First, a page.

Commentary: Oh my God, another 'mosque' issue

The issue of the "World Trade Center Mosque" has generated a great dealof controversy recently. Opponents of the project should be alerted tothe fact that there is another religious center of a group withconnections to terrorism even closer to a place that has been bathed inthe blood of the victims of terrorism.

Opponents of the "mosque" say it is an insult to the memory of the victims of terrorism on 9/11 to have an Islamic place of worship soclose to Ground Zero. Even though it is a community center with only aroom where prayers can be said, two blocks away and not visible from thesite of that terrible act of terrorism, they insist it should not bebuilt.

They argue that Islam is a religion that has a history of encouragingthe use of violence, discrimination against women and intolerance towardthose of other faiths. While they say they support the guarantee offreedom of religion in the First Amendment of the Constitution, theybelieve the so-called mosque should be moved some unspecified distanceaway from such hallowed ground.

Those who feel that way may wish to raise their voices against anotherfacility that is just across the street from where hundreds were killedand injured because of terrorists.

The religion in question has a history of violence, intolerance and links to terrorism. For the sake ofconsistency and to demonstrate the limits they want on the FirstAmendment are applied evenly, the opponents of the "mosque" shoulddemand this other place of worship be relocated. Anything less,according to their logic, would be a victory for terrorists.

The hallowed ground in this case is the site of the Federal Building inOklahoma City. In this country's second worst act of terrorism, TimothyMcVeigh combined fertilizer, fuel oil and a rented truck to construct abomb that brought down most of the building. It killed 168 people,including 19 small children, injured 680 more and damaged 324 buildingswithin a 16-block radius.

McVeigh was raised a Roman Catholic. Across the street from the memorialto his victims is a Catholic church — St. Joseph Old Cathedral. It hasbeen there for over a century, but given recent history should it not bemoved?

Shortly before his execution, McVeigh said he practiced no religion, butin his formative years he was a Catholic. Catholicism has a history ofviolence against those of other faiths, as the Inquisition and theCrusades amply demonstrate.

Its treatment of Galileo demonstratedintolerance even to scientific advances that supposedly conflict withits teachings. It discriminates against women by not accepting them tothe priesthood and by insisting they have no reproductive rights. Andneed it be pointed out that that the head of this religion is a formermember of the Hitler Youth who served in the German armed forces duringWorld War II.

Besides McVeigh there are other instances of Catholic involvement interrorism. Eric Rudolph, the abortion clinic bomber was a self-professedCatholic.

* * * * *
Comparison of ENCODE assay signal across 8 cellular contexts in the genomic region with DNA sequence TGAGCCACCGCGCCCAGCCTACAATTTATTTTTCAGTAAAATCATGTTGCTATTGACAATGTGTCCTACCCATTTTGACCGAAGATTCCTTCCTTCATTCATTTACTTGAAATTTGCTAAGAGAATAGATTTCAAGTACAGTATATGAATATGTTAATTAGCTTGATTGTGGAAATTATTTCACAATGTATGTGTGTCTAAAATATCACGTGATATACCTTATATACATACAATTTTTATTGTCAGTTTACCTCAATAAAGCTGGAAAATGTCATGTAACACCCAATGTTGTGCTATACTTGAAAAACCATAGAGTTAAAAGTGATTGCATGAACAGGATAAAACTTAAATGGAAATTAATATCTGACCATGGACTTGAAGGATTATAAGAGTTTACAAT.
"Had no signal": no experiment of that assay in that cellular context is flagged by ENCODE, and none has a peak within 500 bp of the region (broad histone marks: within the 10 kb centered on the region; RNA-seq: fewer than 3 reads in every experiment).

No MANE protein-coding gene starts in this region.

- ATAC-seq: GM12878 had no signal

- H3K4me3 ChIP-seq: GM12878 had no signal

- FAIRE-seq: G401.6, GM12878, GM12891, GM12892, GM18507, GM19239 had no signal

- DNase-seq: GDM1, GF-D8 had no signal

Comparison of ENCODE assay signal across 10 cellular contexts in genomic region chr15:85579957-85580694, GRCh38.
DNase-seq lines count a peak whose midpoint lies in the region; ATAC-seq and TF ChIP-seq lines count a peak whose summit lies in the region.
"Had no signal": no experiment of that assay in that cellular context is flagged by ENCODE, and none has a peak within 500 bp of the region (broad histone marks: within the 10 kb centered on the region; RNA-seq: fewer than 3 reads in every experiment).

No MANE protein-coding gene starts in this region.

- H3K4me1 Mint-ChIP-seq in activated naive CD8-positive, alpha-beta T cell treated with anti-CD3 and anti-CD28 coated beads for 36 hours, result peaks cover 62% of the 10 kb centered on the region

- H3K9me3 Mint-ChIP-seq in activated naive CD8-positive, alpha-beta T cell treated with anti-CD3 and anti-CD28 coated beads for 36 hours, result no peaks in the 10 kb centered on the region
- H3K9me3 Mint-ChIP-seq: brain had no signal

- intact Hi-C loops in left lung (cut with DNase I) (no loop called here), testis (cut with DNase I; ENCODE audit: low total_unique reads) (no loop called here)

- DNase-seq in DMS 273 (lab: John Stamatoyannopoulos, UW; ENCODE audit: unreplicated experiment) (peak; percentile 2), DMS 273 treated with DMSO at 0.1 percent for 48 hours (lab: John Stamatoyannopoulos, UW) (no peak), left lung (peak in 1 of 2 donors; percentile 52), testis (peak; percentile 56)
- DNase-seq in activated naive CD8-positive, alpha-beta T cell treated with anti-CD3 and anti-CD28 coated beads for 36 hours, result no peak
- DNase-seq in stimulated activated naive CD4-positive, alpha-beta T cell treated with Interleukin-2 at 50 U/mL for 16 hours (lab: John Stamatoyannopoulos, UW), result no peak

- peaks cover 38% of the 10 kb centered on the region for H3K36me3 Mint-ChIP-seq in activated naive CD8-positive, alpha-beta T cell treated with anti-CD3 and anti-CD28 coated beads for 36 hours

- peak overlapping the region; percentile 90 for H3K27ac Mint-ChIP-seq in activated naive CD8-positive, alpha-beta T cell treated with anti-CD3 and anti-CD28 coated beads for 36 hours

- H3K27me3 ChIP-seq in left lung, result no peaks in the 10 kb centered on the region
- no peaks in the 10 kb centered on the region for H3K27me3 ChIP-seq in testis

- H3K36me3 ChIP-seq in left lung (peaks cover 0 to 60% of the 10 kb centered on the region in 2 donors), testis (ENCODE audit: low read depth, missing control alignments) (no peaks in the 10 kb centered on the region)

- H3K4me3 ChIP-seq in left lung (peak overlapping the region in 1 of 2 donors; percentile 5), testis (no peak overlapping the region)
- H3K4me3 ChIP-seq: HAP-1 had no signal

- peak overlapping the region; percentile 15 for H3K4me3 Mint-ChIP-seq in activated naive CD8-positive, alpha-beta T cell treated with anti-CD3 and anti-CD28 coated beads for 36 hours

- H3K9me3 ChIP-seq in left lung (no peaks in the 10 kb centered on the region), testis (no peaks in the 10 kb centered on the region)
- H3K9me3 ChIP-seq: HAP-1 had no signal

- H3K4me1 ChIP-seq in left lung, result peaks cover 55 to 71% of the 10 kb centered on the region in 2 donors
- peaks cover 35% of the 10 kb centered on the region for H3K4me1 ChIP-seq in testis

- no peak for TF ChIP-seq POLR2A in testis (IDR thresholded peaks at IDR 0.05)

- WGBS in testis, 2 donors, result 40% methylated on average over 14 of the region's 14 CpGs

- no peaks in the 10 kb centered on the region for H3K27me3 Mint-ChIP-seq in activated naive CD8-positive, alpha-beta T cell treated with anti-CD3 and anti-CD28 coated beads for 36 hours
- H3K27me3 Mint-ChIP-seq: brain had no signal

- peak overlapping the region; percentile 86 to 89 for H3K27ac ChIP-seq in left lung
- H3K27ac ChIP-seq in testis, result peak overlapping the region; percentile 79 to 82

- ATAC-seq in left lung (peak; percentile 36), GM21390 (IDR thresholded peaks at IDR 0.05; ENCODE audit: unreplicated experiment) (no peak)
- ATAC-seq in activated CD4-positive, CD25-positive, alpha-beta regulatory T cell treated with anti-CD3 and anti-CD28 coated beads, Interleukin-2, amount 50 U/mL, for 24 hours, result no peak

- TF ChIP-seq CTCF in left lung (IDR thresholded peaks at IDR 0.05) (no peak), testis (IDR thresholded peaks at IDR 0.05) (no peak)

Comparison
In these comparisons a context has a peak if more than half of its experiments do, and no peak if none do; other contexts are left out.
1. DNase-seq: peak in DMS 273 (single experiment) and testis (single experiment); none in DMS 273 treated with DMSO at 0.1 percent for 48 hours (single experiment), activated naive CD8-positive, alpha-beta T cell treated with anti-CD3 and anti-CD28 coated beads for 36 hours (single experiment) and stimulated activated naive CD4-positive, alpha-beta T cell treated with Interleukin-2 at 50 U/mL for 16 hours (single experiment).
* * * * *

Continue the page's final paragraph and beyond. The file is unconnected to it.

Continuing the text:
In addition, it was revealed last week in Britain that in1972, a priest was involved in planting three car bombs detonated by theIrish Republican Army. The bombs killed nine people, including aneight-year-old girl, but the priest was neither arrested nor eveninvestigated. Instead, the Church, with the help of British authorities,transferred him to another parish.

In other words, the Church reacted toprotect itself and not the victims of the crime, in the same way it didon numerous occasions more recently when confronted with priests accusedof sexual abuse.

Does any of that mean that Old St. Joseph ought to be relocated? Doesany of this say anything about the 1.2 billion Catholics in the world?

Of course not. They have no more responsibility for the acts of criminalpriests, Rudolph or McVeigh than the 1.5 billion Muslims in the worldhave for what 19 fanatics did on 9/11.

That will not stop the politicians and pundits who exploit issues likethe "mosque" for personal gain. It will not prevent them fromproclaiming their support for freedom of religion with one breath andinciting mindless fear, xenophobia and bigotry in the next. But thatdoes not mean anyone has to be stupid enough to fall for it. Given thenumbers who flocked to hear Glenn Beck defile the memory of Dr. King onSaturday, there is no shortage of such people who do, however.

To the extent Beck and others succeed in making the "mosque" an issue,it will be a victory, not just for intolerance, but also for theterrorists.

For Beck and company will have brought down the image ofAmerica abroad — just as effectively as the terrorists brought down theTwin Towers.


Dennis Jett, a former career diplomat, is a professor of international affairs.

McClatchy Newspapers did not subsidize the writing of this column; the opinions are those of the writer and do not necessarily represent the views of McClatchy Newspapers or its editors.

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